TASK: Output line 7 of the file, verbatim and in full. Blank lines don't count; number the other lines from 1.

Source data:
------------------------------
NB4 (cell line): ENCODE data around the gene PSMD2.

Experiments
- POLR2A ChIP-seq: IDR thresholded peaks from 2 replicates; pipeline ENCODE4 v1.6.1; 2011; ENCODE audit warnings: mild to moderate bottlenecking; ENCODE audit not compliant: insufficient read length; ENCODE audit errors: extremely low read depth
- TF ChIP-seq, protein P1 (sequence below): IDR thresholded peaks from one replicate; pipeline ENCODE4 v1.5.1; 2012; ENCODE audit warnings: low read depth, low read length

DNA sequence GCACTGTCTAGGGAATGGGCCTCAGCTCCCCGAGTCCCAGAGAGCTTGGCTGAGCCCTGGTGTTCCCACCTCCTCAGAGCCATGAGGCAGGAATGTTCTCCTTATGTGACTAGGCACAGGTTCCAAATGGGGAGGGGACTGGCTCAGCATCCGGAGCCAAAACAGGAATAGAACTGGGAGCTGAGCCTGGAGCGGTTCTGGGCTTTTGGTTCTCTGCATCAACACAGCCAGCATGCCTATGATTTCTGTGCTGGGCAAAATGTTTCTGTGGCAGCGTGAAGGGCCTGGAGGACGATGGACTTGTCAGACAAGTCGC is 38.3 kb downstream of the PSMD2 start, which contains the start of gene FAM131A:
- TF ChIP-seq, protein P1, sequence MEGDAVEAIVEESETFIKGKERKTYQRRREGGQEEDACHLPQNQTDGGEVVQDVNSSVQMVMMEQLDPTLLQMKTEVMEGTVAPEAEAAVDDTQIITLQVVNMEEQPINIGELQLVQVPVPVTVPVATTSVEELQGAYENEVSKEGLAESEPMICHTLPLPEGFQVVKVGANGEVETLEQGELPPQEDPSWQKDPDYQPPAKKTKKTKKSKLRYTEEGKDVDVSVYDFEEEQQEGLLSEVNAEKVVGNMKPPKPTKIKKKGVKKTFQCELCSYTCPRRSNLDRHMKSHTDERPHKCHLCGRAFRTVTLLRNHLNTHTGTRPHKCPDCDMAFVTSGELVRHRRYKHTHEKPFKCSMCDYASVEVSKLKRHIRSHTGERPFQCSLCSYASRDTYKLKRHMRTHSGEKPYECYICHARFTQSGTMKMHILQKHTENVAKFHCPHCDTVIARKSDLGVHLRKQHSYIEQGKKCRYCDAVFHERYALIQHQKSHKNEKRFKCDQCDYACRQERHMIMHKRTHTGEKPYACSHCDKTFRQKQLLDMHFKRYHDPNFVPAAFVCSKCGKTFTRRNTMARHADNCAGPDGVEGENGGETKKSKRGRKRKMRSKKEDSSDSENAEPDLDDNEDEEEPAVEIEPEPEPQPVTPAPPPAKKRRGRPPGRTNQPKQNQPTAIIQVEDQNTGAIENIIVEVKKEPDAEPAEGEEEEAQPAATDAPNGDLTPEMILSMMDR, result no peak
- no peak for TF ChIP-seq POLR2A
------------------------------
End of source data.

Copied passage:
- no peak for TF ChIP-seq POLR2A